This is serious catering for tourism. Plastic table and chairs, huge conservatory overlooking the coach car park. The place is so popular there is almost always a queue, but it is worth it for their huge (both in choice and size) of naughty but nice cream cakes and my favourite, Bonoffi pie the best on the Isle of Wight. If you are local and want to avoid the crowds (not an easy task), go mid-week when the children are at school or when it is a sunny day so that you can sit outside. The service is efficient and pleasant. Amazing when they have to put up with hundreds of customers every day. Food is simple, basic and well cooked. Robust soups, tasty crab tart, fresh mackerel pate. Also, properly cooked jackets.

Where is it? - You can't miss it. Turn off the main road in Godshill into the large car park on the right if coming from Shanklin.

Chessell Pottery Barn  - Chessell (HR)

Best Cream tea award for several years now classed as a "Little Gem"

This is definitely a cup of tea and piece of cake stop – or rather scone stop. As well as an interesting range of cakes and pastries the scones are not to be missed. I loved the summer fruit scone. And amazingly, as such a thing is rare on the Isle of Wight, a perfect cappuccino with just the right amount of froth, milk and coffee. They also serve gluten free scones for which there is a growing market.

They serve the best cream tea  Cleary a great deal of attention and affection has gone into this dish. perfect scones, great clotted cream by Calbourne Classics, great fresh tasting locally made strawberry jam.

They also serve simple savoury dishes such as soup and local cheese ploughman's.

Where is it? On the middle road to Freshwater just past Calbourne

Well Bread - Cowes (HR)

A new entry to this guide and a new concept for the Isle of Wight.

Well Bread has a mission statement,  a sort of religious resurrection based upon old fashioned values of honesty and friendship. Basically you order nothing, help yourself and be honest about your consumption when you go to pay.

I was quite excited by the concept and felt as if I was acting in a communal play, a sort of interactive art installation. It may leave some customers feeling uncomfortable but if they stay the course in another way it is confidence building.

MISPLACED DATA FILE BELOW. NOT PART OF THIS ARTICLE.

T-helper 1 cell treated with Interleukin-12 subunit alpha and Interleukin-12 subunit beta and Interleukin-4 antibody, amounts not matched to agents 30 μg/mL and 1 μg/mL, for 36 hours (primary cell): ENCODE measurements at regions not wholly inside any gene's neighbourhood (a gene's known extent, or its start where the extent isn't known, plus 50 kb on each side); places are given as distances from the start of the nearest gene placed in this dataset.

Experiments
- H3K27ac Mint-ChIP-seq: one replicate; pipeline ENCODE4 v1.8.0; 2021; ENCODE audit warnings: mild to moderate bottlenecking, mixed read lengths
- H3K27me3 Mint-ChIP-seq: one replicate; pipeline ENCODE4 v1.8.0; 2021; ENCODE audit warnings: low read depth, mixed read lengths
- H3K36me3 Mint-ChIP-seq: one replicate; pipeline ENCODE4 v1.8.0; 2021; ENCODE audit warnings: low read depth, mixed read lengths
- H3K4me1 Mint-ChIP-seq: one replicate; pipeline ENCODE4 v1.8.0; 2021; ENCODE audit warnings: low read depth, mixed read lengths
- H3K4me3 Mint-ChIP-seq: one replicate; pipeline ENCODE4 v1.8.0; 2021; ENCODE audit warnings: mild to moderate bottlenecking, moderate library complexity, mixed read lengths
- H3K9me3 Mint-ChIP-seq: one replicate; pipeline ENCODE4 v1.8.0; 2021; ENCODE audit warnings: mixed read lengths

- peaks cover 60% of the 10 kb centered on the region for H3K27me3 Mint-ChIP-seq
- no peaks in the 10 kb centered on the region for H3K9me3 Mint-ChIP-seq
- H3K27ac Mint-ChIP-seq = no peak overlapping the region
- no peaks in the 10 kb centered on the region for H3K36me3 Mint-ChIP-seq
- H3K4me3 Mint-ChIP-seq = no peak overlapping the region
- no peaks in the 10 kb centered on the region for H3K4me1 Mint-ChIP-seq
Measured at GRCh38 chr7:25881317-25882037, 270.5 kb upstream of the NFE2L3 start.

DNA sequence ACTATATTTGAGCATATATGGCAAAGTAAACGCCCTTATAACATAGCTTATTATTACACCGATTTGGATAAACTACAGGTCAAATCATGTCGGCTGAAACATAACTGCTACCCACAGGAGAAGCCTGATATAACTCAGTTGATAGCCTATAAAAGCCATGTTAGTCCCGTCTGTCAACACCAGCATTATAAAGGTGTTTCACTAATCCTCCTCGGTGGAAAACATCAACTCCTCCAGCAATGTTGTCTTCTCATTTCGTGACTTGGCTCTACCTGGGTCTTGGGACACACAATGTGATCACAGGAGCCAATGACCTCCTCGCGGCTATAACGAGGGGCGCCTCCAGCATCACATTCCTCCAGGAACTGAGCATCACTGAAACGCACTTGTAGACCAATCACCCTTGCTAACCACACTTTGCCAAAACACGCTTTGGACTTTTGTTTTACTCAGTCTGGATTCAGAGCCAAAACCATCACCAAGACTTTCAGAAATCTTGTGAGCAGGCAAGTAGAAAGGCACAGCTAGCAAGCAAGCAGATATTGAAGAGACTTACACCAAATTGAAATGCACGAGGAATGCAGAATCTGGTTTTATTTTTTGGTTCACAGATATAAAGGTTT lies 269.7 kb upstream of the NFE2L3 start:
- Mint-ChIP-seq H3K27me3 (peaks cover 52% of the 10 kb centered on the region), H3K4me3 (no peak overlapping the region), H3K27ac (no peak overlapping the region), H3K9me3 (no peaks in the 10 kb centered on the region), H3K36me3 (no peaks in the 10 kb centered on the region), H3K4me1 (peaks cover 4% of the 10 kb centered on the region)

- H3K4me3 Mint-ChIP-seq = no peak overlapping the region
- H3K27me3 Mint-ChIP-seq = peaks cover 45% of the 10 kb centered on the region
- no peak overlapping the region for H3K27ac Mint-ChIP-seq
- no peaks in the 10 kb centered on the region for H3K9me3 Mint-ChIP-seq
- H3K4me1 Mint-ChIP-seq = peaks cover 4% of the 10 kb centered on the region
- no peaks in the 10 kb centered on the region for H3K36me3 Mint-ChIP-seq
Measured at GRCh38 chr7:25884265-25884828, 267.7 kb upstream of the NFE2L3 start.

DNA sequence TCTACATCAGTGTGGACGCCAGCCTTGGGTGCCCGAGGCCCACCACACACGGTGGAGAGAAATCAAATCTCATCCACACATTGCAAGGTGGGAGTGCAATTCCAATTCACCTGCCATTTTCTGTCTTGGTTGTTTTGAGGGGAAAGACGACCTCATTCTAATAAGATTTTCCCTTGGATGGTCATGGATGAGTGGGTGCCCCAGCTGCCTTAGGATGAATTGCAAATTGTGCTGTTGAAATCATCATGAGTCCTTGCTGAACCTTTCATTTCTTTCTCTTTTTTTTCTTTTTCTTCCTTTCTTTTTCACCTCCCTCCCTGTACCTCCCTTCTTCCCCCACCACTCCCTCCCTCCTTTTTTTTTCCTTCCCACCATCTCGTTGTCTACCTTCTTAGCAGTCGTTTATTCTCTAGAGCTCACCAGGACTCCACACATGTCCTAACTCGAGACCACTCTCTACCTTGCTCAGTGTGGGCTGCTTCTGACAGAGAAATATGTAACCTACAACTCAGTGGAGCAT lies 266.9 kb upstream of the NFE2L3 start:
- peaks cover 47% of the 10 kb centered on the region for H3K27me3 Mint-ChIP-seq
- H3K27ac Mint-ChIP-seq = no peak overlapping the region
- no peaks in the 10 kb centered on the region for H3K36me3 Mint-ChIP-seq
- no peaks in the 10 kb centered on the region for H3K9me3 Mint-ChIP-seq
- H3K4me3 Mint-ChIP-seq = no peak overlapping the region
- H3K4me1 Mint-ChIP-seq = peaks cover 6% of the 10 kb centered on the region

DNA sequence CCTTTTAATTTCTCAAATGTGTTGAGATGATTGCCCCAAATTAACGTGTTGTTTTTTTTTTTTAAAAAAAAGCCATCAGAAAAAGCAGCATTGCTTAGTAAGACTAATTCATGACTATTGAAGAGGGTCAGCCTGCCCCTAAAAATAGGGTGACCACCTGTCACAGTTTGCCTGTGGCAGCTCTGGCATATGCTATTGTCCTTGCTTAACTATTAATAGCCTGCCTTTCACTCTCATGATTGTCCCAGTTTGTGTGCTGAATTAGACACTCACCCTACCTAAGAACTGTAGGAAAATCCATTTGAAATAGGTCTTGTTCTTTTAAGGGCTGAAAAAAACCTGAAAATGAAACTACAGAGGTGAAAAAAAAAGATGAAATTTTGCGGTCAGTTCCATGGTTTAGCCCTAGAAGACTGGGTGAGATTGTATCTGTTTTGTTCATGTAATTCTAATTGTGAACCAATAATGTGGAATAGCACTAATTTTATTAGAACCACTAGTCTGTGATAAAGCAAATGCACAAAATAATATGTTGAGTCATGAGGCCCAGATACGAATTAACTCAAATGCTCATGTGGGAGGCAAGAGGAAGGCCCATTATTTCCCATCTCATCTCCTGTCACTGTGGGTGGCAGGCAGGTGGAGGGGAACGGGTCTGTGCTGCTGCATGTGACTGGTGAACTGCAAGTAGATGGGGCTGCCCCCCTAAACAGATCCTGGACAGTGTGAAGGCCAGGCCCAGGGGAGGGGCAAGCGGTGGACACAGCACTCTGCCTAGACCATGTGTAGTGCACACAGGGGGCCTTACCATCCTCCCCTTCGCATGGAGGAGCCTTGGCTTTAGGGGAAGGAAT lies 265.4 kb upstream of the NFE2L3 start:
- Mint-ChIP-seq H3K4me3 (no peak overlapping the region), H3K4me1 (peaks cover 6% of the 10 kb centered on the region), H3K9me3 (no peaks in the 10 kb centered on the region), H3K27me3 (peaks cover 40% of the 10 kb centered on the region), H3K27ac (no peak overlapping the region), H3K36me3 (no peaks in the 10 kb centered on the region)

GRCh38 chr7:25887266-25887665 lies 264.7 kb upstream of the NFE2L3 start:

Basically Well bread is a bread shop that also sells giant tray bakes cut into good sized wedges. But as well as buying bread you can beak bread with your new found friend on the long scrubbed refectory table. I won't give it all away because this is an eatery to be discovered. Putting it simply it is a DIY cafe that sell fantastic bread. Go, try.

Where is it - Cowes High Street walking towards Bath road

Tramezzini - Ventnor (R) PC

It is difficult to know how a place will turn out. When Adam and his business partner took over what was originally a deli the locals were probably wondering what to expect. Adam had already won himself a well deserved reputation for good cooking in Ventnor but how was he going to deliver that in such cramped premises. Well in actual fact he didn't try. He looked at what was available and turned Trameziini in to a kind of cult sandwich bar. Customers are largely whacky ( I am using the meaning of that word before it came to mean something else). All ages from 0.7 to 70 years old frequent the place and if you look at them you can be sure they have an interesting story to tell. I have come to know Adam, it is great to engage with someone who understands proper cooking. So, when I tell him he is underselling himself when he calls his divine little savoury tarts quiche he argues back. "Well that is what they are, quiche. Crisp pastry case with a creamy eggy custard filling enhanced with magical flavours" (Recently olives, fennel, black mustard seeds, tomato and other delights inside a delicious pastry case).